In a promising breakthrough for smokers who are trying to quit, neuroscientists at The Scripps Research Institute (TSRI) and UMass Medical School (UMMS) have identified circuitry in the brain responsible for the increased anxiety commonly experienced during withdrawal from nicotine addiction.
“While increased anxiety is a predominant and troublesome withdrawal symptom for smokers trying to quit—and one that contributes to relapse—until now it has been very difficult to identify a specific neuronal circuit that can be switched off to prevent nicotine withdrawal,” said TSRI Assistant Professor Olivier George. “Our new study identified this circuit. It’s a game-changer for the development of new compounds to help quit smoking.”
The research yielded several discoveries about interconnected brain mechanisms that induce anxiety during nicotine withdrawal—and possible ways to derail these mechanisms in order to treat or even prevent the especially troublesome symptom.
Experiments leading to the multiple, related findings were conducted over several years by George’s group (which last November reported the discovery of a new population of neurons involved in nicotine intake and aversion to nicotine withdrawal) and the UMMS laboratories of Andrew Tapper, associate professor of psychiatry who was senior author of the new study, and Paul Gardner, professor of psychiatry.
Published online by Nature Communications on April 21, the new study’s main finding is that a brain region called the interpeduncular nucleus is activated and appears to cause anxiety during nicotine withdrawal. Investigators were intrigued to learn that the sub-region of the interpeduncular nucleus, which is activated and linked to anxiety during withdrawal, is distinct from another sub-region, previously identified by Tapper, where physical nicotine withdrawal symptoms such as headaches, nausea and insomnia originate.
Anxiety is an affective symptom often likely to thwart smokers’ attempts to quit. The newly discovered sub region offers a distinct target for dampening the affective symptoms of nicotine withdrawal.
Also newly identified is the fact that input from neurons in two other brain regions converge onto the interpeduncular nucleus to stimulate anxiety-provoking neurons. Surprisingly, the ventral tegmental area, which is traditionally associated with the rewarding or pleasurable effects of abused drugs, activates neuron receptors through corticotropin releasing factor, a protein neurotransmitter released in response to stress. Also surprising, neurons in the medial habenula stimulate interpeduncular nucleus neurons by releasing glutamate, the major excitatory neurotransmitter in the brain, an effect that is increased by corticotropin releasing factor receptor activation.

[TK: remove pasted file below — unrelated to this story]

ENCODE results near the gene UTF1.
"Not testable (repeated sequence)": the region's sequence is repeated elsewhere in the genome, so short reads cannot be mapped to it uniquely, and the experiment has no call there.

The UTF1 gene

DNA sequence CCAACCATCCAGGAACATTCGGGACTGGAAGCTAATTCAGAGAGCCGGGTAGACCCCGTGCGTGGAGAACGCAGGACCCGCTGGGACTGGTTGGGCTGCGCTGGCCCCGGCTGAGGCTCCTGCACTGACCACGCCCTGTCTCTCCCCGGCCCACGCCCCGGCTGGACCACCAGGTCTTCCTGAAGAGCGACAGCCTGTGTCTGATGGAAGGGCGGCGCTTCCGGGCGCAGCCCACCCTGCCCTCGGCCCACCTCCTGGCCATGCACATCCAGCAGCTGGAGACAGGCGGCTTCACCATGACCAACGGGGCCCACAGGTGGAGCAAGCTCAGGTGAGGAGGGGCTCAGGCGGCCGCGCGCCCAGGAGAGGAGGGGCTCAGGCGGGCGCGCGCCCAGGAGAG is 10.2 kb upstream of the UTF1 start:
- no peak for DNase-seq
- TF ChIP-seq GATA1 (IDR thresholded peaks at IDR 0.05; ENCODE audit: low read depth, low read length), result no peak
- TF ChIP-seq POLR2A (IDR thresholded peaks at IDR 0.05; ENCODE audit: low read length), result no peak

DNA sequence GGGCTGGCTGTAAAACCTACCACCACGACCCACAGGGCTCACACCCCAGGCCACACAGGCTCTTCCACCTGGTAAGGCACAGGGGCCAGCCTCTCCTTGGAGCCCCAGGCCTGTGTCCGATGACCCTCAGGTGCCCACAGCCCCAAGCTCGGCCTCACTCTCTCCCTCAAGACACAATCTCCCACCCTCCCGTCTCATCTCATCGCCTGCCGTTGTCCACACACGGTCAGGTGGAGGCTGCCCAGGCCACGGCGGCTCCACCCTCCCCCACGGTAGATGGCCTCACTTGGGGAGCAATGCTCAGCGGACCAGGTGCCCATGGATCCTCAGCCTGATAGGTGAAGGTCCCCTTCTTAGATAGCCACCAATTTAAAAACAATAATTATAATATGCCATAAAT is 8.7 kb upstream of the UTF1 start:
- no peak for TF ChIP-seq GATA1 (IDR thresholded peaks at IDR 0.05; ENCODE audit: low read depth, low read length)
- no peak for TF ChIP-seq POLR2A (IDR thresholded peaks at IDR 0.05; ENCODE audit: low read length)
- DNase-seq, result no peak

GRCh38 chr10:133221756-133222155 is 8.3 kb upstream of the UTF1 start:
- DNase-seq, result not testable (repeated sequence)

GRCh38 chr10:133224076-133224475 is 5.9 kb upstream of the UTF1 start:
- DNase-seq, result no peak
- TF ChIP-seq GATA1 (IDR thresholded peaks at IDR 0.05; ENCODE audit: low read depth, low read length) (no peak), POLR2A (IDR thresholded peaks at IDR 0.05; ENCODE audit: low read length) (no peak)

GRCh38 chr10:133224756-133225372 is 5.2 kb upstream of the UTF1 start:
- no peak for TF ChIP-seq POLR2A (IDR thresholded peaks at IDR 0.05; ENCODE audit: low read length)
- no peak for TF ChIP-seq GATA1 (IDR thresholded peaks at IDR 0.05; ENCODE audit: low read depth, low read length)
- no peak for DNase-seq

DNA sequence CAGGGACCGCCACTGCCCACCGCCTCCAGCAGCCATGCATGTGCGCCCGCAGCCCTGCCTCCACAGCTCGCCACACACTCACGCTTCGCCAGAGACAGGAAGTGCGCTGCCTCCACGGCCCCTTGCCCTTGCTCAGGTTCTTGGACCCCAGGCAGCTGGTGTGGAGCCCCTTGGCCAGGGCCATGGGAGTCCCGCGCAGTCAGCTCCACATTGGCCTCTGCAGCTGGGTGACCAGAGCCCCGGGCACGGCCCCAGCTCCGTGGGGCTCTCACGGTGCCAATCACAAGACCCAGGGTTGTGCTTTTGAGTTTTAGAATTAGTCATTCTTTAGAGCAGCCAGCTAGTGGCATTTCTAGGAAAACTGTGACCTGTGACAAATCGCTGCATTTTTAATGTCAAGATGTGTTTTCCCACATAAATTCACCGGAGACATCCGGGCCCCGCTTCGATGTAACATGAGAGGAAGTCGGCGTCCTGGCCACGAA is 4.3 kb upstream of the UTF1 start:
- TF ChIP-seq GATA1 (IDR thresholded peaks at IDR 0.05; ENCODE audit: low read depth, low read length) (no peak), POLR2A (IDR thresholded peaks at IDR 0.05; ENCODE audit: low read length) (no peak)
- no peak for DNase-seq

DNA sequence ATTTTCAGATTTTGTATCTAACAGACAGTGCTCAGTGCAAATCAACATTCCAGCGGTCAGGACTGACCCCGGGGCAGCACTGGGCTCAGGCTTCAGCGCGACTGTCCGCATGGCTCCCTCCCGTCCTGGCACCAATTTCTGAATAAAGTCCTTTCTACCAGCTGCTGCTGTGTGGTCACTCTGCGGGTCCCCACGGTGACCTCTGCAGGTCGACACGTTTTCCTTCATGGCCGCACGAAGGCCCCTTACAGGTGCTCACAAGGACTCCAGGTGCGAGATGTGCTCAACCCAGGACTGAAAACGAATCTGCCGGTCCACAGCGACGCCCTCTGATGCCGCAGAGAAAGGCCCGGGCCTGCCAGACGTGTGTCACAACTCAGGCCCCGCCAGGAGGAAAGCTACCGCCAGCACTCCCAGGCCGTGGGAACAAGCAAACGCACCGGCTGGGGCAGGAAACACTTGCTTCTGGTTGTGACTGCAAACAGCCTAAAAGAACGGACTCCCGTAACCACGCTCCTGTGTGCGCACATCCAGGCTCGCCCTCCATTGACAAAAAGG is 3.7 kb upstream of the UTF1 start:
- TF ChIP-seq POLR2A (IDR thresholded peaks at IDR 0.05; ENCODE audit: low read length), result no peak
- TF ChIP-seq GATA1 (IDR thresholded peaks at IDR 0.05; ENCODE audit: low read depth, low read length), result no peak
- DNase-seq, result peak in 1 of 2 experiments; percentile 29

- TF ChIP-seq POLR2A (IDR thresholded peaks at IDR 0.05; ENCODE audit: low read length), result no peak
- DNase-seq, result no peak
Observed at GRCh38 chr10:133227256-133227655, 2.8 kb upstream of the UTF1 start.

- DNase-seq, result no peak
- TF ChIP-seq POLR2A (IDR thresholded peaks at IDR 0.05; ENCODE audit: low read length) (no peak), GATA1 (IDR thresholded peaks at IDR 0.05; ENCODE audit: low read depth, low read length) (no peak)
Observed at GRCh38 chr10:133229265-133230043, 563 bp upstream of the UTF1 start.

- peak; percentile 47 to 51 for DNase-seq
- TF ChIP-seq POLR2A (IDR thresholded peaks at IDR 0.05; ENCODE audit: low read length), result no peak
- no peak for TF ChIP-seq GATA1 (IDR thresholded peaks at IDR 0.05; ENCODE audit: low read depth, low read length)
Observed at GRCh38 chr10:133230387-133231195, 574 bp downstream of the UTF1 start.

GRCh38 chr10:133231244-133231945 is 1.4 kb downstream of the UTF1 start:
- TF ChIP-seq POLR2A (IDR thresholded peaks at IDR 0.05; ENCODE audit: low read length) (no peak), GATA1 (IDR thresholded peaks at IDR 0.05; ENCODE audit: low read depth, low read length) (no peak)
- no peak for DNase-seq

“Both of these inputs are important,” said Tapper. “We could alleviate anxiety during nicotine withdrawal by either preventing corticotropin releasing factor synthesis in the ventral tegmental area, or by silencing the medial habenula inputs into the interpeduncular nucleus.”
Investigators were able to alleviate anxiety in mice by quieting the activity of those activated neurons, suggesting the same might be possible for humans.
“There are already drugs that block the CRF receptor that contributes to activation of these anxiety-inducing neurons,” Tapper noted. “These receptors have previously been linked to anxiety and depression, so our findings may also have implications for anxiety disorders in general.”
Next steps for this productive research collaboration will be expanding the scope of scientists’ understanding of the interactions between anxiety, stress, reward, and withdrawal from addictive substances.
Other authors of the paper, “Increased CRF signaling in a ventral tegmental area-interpeduncular nucleus-medial habenula circuit induces anxiety during nicotine withdrawal,” were Rubing Zhao-Shea (first author), Steven R. DeGroot, Liwang Liu, Markus Vallaster, Xueyan.
Pang, Qin Su and Guangping Gao and Oliver J. Rando of UMMS. For more information, see http://www.nature.com/ncomms/2015/150421/ncomms7770/abs/ncomms7770.html.
The research was supported by the National Institute’s of Health National Institute on Drug Abuse (grants F32DA034414, R01DA035371 and R01DA033664).
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